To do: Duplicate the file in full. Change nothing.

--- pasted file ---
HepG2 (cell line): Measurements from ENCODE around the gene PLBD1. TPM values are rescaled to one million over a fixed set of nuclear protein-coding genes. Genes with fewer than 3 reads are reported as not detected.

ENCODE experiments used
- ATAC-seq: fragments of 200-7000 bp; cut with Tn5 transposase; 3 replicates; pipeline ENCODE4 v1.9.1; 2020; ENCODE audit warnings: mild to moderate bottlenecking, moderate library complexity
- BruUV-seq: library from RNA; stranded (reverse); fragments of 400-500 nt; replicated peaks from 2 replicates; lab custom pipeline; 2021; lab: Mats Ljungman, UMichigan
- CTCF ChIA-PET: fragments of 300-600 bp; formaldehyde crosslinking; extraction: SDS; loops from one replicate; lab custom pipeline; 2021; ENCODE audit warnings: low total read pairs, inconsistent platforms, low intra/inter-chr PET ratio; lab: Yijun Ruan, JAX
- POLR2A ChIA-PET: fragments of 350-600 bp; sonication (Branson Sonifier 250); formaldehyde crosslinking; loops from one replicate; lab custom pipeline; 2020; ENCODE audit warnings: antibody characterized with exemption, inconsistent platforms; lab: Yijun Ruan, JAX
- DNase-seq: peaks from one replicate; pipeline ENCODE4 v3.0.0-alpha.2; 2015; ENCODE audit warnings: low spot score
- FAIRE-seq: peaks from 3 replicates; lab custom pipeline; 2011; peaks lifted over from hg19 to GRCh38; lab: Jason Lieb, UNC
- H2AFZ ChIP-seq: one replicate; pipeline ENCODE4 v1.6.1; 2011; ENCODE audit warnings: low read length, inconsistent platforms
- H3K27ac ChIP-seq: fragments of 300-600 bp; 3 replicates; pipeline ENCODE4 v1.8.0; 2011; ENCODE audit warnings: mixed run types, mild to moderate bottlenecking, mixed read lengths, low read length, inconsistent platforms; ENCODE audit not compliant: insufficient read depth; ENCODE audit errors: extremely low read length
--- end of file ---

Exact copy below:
HepG2 (cell line): Measurements from ENCODE around the gene PLBD1. TPM values are rescaled to one million over a fixed set of nuclear protein-coding genes. Genes with fewer than 3 reads are reported as not detected.

ENCODE experiments used
- ATAC-seq: fragments of 200-7000 bp; cut with Tn5 transposase; 3 replicates; pipeline ENCODE4 v1.9.1; 2020; ENCODE audit warnings: mild to moderate bottlenecking, moderate library complexity
- BruUV-seq: library from RNA; stranded (reverse); fragments of 400-500 nt; replicated peaks from 2 replicates; lab custom pipeline; 2021; lab: Mats Ljungman, UMichigan
- CTCF ChIA-PET: fragments of 300-600 bp; formaldehyde crosslinking; extraction: SDS; loops from one replicate; lab custom pipeline; 2021; ENCODE audit warnings: low total read pairs, inconsistent platforms, low intra/inter-chr PET ratio; lab: Yijun Ruan, JAX
- POLR2A ChIA-PET: fragments of 350-600 bp; sonication (Branson Sonifier 250); formaldehyde crosslinking; loops from one replicate; lab custom pipeline; 2020; ENCODE audit warnings: antibody characterized with exemption, inconsistent platforms; lab: Yijun Ruan, JAX
- DNase-seq: peaks from one replicate; pipeline ENCODE4 v3.0.0-alpha.2; 2015; ENCODE audit warnings: low spot score
- FAIRE-seq: peaks from 3 replicates; lab custom pipeline; 2011; peaks lifted over from hg19 to GRCh38; lab: Jason Lieb, UNC
- H2AFZ ChIP-seq: one replicate; pipeline ENCODE4 v1.6.1; 2011; ENCODE audit warnings: low read length, inconsistent platforms
- H3K27ac ChIP-seq: fragments of 300-600 bp; 3 replicates; pipeline ENCODE4 v1.8.0; 2011; ENCODE audit warnings: mixed run types, mild to moderate bottlenecking, mixed read lengths, low read length, inconsistent platforms; ENCODE audit not compliant: insufficient read depth; ENCODE audit errors: extremely low read length